“Biblical times” covers a broad section of history’s timeline, since Bible history spans several thousand years and a number of cultures. Through those years and in those cultures, betrothal traditions varied. However, some elements of betrothal were consistent throughout.
“Engagements” in Bible times, like those in modern-day Western countries, were heterosexual relationships preliminary to marriage. Then, as now, the engagement period gave the bride time to prepare for her new role, to gather personal belongings, to adjust relationships with parents, siblings, and friends, and in some cases to become better acquainted with her fiancé. The groom used the engagement period for similar matters, including completing the house in which he would raise his family.
Arranged marriages were common in Bible times, and it was possible that the bride and groom might not even know each other until they met at the wedding ceremony. If the parents arranged the marriage while the bride, the groom, or both were too young for marriage, a much longer betrothal would ensue. What seems strange to modern Westerners is that neither sexual attraction nor love was considered a necessary prelude to engagement or marriage. Parents who arranged a marriage for their children assumed that love and affection would grow out of the intimate acquaintance and sexual bonding that naturally takes place in a marriage. This mindset helps explain why Ephesians 5:25–33 commands Christian husbands to love their wives and Christian wives to respect their husbands. Such love and respect grew after the wedding and was not necessarily required beforehand.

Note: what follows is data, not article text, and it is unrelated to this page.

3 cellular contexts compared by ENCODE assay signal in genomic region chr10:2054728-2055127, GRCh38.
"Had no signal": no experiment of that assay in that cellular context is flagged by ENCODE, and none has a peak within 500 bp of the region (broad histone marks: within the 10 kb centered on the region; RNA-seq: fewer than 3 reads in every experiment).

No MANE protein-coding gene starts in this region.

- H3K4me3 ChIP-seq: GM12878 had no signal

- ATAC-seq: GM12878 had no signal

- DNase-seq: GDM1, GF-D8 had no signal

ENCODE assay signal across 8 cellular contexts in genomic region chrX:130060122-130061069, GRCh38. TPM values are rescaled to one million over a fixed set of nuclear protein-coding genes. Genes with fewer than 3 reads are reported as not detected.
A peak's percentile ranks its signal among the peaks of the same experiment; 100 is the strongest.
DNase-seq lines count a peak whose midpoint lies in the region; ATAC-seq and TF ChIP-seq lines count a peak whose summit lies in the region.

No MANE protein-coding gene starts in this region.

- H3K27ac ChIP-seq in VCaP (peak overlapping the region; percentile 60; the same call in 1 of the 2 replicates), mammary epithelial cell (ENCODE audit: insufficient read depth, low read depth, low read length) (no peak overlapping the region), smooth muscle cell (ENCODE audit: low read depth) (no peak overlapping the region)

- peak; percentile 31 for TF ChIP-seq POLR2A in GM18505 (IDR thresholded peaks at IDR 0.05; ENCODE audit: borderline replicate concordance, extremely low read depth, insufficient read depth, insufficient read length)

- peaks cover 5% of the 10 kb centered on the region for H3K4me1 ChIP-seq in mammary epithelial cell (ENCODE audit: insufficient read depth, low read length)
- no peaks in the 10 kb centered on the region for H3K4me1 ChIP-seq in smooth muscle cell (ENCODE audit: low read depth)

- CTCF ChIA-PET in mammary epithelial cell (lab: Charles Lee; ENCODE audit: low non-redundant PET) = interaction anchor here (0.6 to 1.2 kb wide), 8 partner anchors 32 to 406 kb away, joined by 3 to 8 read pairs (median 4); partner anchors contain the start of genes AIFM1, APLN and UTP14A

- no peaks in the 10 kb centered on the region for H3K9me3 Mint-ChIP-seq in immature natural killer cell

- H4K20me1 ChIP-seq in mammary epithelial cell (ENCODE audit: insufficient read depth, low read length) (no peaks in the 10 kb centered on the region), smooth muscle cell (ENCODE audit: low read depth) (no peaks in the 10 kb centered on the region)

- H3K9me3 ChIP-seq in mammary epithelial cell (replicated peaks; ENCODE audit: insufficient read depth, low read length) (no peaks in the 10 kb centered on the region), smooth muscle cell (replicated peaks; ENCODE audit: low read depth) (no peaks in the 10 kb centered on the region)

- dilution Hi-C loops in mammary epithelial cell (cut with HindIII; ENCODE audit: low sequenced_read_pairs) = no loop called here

In modern Western culture, there is a clear distinction between betrothal/engagement and marriage. In the cultures of Bible times, the distinction was much less definitive. Betrothal in most eras of Bible history involved two families in a formal contract, and that contract was as binding as marriage itself. Betrothal then was more of a business transaction between two families than a personal, romantic choice. Dowry or bride price agreements were included, so that a broken engagement required repayment of the dowry. After betrothal, all that remained were three matters: the wedding celebration, the bride’s move into the groom’s house, and the consummation of the marriage.
The best-known example of betrothal is that of Jesus’ mother, Mary, and her fiancé, Joseph. When Joseph learned that Mary was pregnant, and before he understood the miraculous nature of the conception, he thought that Mary had violated her betrothal, which was as binding as a marriage contract. At first, Joseph believed that his only recourse was to divorce her, or “put her away.” Matthew records the account: “This is how the birth of Jesus Christ came about. His mother Mary was pledged to be married to Joseph, but before they came together, she was found to be with child through the Holy Spirit. Because Joseph her husband was a righteous man and did not want to expose her to public disgrace, he had in mind to divorce her quietly” (Matthew 1:18–19). Matthew says that Mary was “pledged to be married,” but he also calls Joseph “her husband.” The fact that a “divorce” was required to break the betrothal shows that their premarital contract was legally binding. If, even during the betrothal period, Mary had been sexually intimate with someone other than Joseph, she would have been guilty of adultery.